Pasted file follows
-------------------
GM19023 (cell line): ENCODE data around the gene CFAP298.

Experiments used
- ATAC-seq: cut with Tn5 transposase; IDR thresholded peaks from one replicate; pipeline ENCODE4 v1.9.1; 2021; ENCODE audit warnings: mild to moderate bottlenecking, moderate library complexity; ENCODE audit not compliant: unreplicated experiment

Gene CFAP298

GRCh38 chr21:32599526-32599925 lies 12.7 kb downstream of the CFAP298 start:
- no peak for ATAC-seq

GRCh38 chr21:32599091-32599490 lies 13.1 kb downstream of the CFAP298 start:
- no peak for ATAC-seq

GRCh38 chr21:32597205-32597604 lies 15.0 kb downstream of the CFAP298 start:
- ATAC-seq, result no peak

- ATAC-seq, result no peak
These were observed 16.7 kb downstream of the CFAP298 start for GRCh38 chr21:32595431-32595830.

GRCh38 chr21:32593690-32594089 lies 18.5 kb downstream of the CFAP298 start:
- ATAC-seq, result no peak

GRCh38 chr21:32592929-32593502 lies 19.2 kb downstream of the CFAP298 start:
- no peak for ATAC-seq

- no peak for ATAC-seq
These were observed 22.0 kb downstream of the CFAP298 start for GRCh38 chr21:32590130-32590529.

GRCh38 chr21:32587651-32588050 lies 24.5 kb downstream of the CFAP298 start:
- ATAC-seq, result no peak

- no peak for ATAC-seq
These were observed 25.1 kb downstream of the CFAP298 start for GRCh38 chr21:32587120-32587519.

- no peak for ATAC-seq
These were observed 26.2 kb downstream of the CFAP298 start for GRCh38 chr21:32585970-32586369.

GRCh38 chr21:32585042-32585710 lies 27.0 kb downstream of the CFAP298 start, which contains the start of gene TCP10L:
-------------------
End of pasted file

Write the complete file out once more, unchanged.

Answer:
GM19023 (cell line): ENCODE data around the gene CFAP298.

Experiments used
- ATAC-seq: cut with Tn5 transposase; IDR thresholded peaks from one replicate; pipeline ENCODE4 v1.9.1; 2021; ENCODE audit warnings: mild to moderate bottlenecking, moderate library complexity; ENCODE audit not compliant: unreplicated experiment

Gene CFAP298

GRCh38 chr21:32599526-32599925 lies 12.7 kb downstream of the CFAP298 start:
- no peak for ATAC-seq

GRCh38 chr21:32599091-32599490 lies 13.1 kb downstream of the CFAP298 start:
- no peak for ATAC-seq

GRCh38 chr21:32597205-32597604 lies 15.0 kb downstream of the CFAP298 start:
- ATAC-seq, result no peak

- ATAC-seq, result no peak
These were observed 16.7 kb downstream of the CFAP298 start for GRCh38 chr21:32595431-32595830.

GRCh38 chr21:32593690-32594089 lies 18.5 kb downstream of the CFAP298 start:
- ATAC-seq, result no peak

GRCh38 chr21:32592929-32593502 lies 19.2 kb downstream of the CFAP298 start:
- no peak for ATAC-seq

- no peak for ATAC-seq
These were observed 22.0 kb downstream of the CFAP298 start for GRCh38 chr21:32590130-32590529.

GRCh38 chr21:32587651-32588050 lies 24.5 kb downstream of the CFAP298 start:
- ATAC-seq, result no peak

- no peak for ATAC-seq
These were observed 25.1 kb downstream of the CFAP298 start for GRCh38 chr21:32587120-32587519.

- no peak for ATAC-seq
These were observed 26.2 kb downstream of the CFAP298 start for GRCh38 chr21:32585970-32586369.

GRCh38 chr21:32585042-32585710 lies 27.0 kb downstream of the CFAP298 start, which contains the start of gene TCP10L: